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Education PDF Print E-mail

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Learning Environments

To many people education is not available, busy as they are trying to earn a living and for them ‘education’ is related to all that is important to individuals and what needs to be known in order to contribute to their families, their communities and their culture. The family is considered the most important schooling environment where children learn social interaction and learn to live in a particular natural environment while helping mum or dad with little chores. With time the young person takes on more work or takes responsibility for a certain area and in this ways learns from doing things while the more experienced person teaches and explains why it is done in a certain way and when, depending on circumstances. It is often from within the family environment that the required skills are taught and learned, be this herding, agricultural, manufacturing, trading, healing, artistic, military or spiritual. Those of the same trade would often meet in company and exchange views, and the modern term Company still denotes this educational impulse: of learning by doing. Another term, Union, also stems from the coming together of those of the same trade to safeguard their interests. These few examples already denote how education and trade are related and the requirement today of needing educational qualifications in order to even consider applying for a job, shows that education and the job market are inter-linked.

Cultural considerations: it is paramount for a nation to safe-guard this very important heritage which springs from its own unique environment, its peoples, animals and vegetation, imparting that unique blend of qualities which created those cultural characteristics and which are not replicable elsewhere and which are its greatest gift to humanity.

Learning environments are not related only to a social context but also to natural environments having evolved from these, and so we look at these within the context of education and learning. Contents:

Learning Environments

Formal and non-formal Education

Education in the Past

Education Today


Environment and Cultures

Environmental and Social Influences

Natural Education

Traditional Knowledge

Multi-layered Learning

Education and Human Rights

The Millennium Development Goals and Education

Education as a Human Right

Education as a Tool to promote Human Rights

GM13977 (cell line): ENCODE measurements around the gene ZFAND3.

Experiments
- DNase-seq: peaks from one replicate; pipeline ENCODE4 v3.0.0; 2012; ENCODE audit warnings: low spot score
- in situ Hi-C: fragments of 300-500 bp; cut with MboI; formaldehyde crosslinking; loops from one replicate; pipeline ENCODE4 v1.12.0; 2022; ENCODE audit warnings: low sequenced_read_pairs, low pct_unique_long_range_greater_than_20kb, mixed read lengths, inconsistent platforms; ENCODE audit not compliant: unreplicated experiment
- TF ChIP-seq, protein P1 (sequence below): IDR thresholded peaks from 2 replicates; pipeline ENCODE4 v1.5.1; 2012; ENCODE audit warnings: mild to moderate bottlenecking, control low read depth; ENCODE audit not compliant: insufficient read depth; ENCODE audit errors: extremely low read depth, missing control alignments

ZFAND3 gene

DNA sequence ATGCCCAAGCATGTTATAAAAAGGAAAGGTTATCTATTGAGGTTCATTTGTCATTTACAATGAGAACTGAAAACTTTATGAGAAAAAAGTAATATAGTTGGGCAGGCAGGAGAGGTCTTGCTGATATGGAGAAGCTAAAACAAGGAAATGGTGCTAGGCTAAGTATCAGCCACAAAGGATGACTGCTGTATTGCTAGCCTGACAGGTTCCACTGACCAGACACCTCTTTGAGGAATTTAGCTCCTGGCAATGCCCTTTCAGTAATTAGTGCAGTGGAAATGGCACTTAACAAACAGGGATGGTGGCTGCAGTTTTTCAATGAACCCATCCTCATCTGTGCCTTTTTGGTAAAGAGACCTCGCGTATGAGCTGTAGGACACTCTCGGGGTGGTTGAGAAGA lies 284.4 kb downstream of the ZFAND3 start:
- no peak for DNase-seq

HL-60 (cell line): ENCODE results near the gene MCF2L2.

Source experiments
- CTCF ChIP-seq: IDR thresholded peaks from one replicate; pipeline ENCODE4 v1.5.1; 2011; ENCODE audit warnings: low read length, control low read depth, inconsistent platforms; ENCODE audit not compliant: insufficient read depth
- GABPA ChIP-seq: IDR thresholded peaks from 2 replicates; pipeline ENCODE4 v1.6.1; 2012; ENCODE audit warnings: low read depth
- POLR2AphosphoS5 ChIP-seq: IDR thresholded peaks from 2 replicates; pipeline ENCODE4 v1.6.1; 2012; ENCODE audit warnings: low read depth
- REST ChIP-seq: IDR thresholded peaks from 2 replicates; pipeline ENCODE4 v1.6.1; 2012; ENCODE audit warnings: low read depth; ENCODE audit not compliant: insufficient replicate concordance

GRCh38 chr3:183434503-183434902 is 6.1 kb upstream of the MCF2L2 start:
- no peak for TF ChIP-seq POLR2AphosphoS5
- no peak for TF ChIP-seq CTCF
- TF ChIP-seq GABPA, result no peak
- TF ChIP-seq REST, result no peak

Implementing Human Rights Education

Human Rights Education and Training

Education: a Service to be traded through GATS at the WTO?

Learning Environments

Formal and non-formal Education

There has been education as long as there have been human beings – without learning there is no society and no life. However, education has not always been formal – in the sense of going to school or university, but has consisted of the processes and environments in which people have learned the skills and understanding necessary to flourish in the world.

‘Formal education’ is not a replacement of what people already know but an enrichment, an addition to the knowledge an individual already has. This education can be practical and experiential, learning new techniques and understanding the context of why certain techniques and practices might work better, or could work in symbiosis with valid traditional and well respected methods and techniques.

As well as the general process whereby communities learn their environments and the best way to survive in them, over many generations certain families develop lineages of specialised knowledge. These may become family ‘trade secrets’ and are passed on from one generation to the next. Some of the products of these trade secrets are now known the world over, as they have been trademarked and marketed internationally. (For example, just from Scotland we have Baxter with their marmalades, jams and soups, the Walkers with their shortbreads, and Harris Tweed from the Island community of Harris).

Crafts people have also often wanted to share their knowledge with others, to educate and learn and develop their craft. Those of the same trade would often gather together ‘in company’ locally or at yearly regional gatherings where different communities would convene, celebrate and exchange views. The modern term ‘company’ still denotes this educational impulse: of learning by doing.

The medieval Guilds and Lodges of Europe are an example of those engaged in a trade becoming part of a club, a brotherhood, a specialist group. Renaissance genius Michelangelo and all his contemporaries had such schools, specialist workshops called botteghe. In these botteghe, with practical and experiential teaching environments, the knowledge and techniques related to that trade were imparted and shared. Another term, union, also stems from the coming together of those of the same trade, often to safeguard their interests.

These few examples already denote how education and trade have historically been related. The current requirement of needing educational qualifications in order to even consider applying for a job shows that education and the job market are still inter-linked. They also illustrate some of the ways in which seats of learning may develop.